Sunday, January 14, 2007

More In Store For Us?

Victor Davis Hanson writes about the question: Just how serious is the threat of radical Islam? There seem to be many in this country, and many among our political leaders, who choose to answer that radical Islam is not a significant threat. VDH argues the opposite view, and I think his essay is well worth thinking about. He offers several reasons for his conclusion. Here is one interesting observation:
"A jihadist of the first order swears that he hears religious voices and through his mesmerizing speech prevents his audiences from blinking. He promises a world without the United States and swears he will wipe Israel off the map. As relish he brags about shutting down the Straits of Hormuz and choking off global petroleum commerce. And these are not impossible threats, since Ahmadinejad has at his disposal billions in petrol-dollars, soulless commercial partners in Russia, North Korea, and China who will sell him anything, and a certain apocalyptic vision that, Jim-Jones like, convinces him that he can achieve eternal fame in this world—the downtrodden Shiite Persians at last trump the Sunni Arabs as the true warriors of Islam—and Paradise in the next.

And all this is reified by an ongoing nuclear program. Set against all that, our own wise men and women demonize those who will not “talk” with the Iranian theocracy, so convinced are they either of their own moral superiority and beguiling rhetoric, or of the rational sense of the Iranians. In other words, suggest modestly that Iran is creepy enough to keep distant from—and suddenly that wariness is slurred as a neocon plot to wage war with Teheran.

So, yes, I have no apologies for labeling radical Islam as a danger comparable to Hitler, Mussolini, Tojo, Stalin, or Mao.That admission does not make any of us who share these worries fond of war, far from it. Rather we fear that radical Islam has much in store for us ahead, and the more America prepares for it, the less our citizens and others less strong will suffer."
It seems to me that most of the conflicts in the world these days involve radical Islam, and that those fighting in the name of jihad seek to impose their views, by force and repression, on any who disagree. They do not seem to fight for progress and prosperity, but rather for either a return to a distant past before the progress and prosperity we know today is possible, or for such chaos in the world that their religious belief in the 12th imam saving the world will come true. It seems to me jihadism is a serious threat to us and to progress and prosperity the world over. Certainly jihadism is now interrupting opportunities for progress and prosperity in many countries.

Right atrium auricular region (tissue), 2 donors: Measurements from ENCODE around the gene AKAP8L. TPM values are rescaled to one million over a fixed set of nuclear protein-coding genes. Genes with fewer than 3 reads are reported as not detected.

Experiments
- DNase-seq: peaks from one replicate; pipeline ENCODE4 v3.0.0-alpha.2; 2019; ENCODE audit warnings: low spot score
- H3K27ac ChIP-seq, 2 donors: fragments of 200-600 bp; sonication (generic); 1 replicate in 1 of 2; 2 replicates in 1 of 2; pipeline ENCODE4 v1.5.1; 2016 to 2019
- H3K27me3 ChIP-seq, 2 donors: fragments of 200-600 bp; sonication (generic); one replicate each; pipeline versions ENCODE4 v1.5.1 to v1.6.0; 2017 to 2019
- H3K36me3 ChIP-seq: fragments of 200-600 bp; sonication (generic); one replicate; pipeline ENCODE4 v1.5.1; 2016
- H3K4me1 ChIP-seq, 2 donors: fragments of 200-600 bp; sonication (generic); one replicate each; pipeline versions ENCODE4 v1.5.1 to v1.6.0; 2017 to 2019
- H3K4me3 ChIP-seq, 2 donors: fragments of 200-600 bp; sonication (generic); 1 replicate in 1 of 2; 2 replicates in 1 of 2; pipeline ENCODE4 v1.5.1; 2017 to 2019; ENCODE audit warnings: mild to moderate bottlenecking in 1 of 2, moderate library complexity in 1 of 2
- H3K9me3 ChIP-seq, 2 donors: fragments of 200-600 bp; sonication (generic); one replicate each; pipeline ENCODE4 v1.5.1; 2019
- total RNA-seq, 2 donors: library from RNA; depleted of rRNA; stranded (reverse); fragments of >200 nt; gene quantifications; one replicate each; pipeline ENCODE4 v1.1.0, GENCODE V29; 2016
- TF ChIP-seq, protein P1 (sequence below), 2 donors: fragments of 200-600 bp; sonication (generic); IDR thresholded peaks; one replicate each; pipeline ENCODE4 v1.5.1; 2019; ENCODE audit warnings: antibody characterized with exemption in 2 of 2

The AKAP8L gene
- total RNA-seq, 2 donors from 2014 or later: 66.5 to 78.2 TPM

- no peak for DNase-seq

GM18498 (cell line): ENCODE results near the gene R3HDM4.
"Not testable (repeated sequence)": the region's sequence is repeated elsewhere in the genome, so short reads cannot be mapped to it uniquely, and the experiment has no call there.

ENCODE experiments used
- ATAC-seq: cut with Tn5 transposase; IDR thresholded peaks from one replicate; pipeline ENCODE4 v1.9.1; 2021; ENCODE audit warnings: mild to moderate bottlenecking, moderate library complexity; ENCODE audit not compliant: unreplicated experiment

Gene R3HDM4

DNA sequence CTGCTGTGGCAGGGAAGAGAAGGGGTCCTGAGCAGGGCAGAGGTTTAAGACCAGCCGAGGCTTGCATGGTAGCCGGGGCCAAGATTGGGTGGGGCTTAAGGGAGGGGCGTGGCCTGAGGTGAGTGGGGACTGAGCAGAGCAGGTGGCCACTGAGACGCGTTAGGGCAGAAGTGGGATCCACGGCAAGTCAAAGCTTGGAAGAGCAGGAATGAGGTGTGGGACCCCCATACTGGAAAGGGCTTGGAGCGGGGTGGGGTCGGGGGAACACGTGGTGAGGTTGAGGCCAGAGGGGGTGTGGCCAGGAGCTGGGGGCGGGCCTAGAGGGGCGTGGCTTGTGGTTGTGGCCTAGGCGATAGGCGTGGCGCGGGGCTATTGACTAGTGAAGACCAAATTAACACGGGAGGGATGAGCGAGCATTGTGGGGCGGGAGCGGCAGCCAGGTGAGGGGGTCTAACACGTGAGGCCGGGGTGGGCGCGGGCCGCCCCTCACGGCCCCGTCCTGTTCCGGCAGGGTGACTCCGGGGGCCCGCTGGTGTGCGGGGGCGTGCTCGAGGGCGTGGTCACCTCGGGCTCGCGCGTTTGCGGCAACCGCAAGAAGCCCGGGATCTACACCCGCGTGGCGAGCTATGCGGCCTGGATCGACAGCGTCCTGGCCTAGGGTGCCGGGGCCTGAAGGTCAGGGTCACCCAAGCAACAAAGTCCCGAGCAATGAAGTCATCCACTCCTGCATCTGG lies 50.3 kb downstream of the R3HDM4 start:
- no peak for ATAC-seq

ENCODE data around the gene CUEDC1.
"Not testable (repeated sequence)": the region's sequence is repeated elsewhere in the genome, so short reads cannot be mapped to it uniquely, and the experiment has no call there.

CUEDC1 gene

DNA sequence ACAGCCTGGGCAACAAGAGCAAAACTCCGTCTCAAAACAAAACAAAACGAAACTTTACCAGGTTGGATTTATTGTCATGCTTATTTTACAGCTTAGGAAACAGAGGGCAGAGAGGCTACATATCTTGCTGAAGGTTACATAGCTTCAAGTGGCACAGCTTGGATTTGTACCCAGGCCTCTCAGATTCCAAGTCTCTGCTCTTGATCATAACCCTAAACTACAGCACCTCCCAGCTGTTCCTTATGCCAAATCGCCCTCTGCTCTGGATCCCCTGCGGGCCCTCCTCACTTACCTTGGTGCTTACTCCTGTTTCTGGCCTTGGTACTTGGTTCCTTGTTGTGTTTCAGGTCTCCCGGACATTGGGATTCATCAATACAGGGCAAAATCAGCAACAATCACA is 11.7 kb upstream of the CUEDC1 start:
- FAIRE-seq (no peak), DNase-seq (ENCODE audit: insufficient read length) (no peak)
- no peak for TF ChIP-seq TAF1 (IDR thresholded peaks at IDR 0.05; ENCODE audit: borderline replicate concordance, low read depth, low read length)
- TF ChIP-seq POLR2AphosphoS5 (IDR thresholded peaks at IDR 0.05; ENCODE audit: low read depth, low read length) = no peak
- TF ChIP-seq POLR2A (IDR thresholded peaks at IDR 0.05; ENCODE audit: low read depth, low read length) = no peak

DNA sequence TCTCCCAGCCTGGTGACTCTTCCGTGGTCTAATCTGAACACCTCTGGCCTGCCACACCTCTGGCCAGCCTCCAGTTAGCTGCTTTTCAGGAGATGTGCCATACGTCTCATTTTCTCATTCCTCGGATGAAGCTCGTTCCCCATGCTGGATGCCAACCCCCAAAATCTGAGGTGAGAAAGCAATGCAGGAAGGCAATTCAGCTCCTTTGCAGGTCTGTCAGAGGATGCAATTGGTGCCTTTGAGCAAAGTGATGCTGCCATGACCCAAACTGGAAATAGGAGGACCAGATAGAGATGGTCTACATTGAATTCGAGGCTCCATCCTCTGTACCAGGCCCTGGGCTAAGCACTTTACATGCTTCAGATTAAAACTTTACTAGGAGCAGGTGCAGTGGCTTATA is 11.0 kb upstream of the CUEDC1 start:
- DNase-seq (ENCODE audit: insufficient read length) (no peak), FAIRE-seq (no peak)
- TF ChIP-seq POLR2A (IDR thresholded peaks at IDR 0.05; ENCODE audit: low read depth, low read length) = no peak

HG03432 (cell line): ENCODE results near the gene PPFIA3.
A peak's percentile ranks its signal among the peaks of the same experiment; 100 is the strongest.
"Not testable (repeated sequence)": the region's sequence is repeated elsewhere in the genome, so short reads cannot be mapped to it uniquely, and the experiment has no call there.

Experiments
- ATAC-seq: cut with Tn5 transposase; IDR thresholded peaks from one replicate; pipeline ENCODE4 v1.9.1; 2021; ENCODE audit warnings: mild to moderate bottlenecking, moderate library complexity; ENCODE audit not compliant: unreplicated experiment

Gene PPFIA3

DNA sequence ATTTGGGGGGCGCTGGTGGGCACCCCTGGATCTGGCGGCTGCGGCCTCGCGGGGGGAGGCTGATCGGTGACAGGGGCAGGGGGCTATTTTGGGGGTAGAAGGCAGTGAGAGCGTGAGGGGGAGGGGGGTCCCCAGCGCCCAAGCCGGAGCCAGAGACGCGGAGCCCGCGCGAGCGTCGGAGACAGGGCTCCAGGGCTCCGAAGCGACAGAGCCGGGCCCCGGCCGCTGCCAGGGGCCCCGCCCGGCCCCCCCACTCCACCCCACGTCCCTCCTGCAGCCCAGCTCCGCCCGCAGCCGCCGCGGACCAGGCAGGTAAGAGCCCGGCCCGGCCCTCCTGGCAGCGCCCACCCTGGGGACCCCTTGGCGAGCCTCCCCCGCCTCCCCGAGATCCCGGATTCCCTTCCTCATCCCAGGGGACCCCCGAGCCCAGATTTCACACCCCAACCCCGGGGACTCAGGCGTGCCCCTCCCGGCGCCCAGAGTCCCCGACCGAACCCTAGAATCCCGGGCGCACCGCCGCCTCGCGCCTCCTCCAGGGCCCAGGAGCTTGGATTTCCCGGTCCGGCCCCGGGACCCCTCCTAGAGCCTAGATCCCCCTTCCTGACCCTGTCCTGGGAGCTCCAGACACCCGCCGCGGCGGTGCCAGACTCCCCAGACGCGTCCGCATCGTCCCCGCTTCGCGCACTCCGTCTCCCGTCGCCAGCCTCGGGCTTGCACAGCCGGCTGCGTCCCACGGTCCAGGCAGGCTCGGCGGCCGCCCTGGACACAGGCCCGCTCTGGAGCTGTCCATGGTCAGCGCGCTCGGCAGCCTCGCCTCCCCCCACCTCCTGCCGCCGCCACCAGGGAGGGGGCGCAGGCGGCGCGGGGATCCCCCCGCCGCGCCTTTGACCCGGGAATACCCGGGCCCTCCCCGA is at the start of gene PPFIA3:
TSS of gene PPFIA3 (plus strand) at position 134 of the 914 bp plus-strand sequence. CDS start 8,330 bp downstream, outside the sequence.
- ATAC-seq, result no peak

I also like the suggestions VDH makes about how we should proceed:
". . . only a four-pronged fundamental approach, much of which we are presently engaged in, will ultimately work: kill jihadists whether in Somalia or Anbar or the Hindu Kush; promote consensual government and market economies that so drive the jihadists crazy and offer a chance that some day the Middle East will achieve parity with other regions—and thus cease blaming the West for its self-induced failures; work with regional governments, whether the newly established Afghans or Iraqis, or the Ethiopians or the Jordanians or the Israelis to fight the jihadists; and collapse the world oil market though conservation, more exploration, alternative fuels, and nuclear power. 20 -dollar-a-barrel oil will take immediately nearly $500 billion a year out of the coffers of Middle East exporters—and with that loss, floating petrodollars for weapons and terrorists."
I think each of his suggestions is important, and I want to add something with respect to offering the Middle East a chance at prosperity. Economic progress and prosperity follows from economic freedom. Without governments that protect economic freedom the regions of the world that breed and feed jihadism today will have little chance to begin down the path of economic progress and prosperity. I don't know if a government that protects economic freedom can result from a war that topples a tyrant, but I am sure that governments in the Middle East, outside of the government of Israel, are not protecting economic freedom today.

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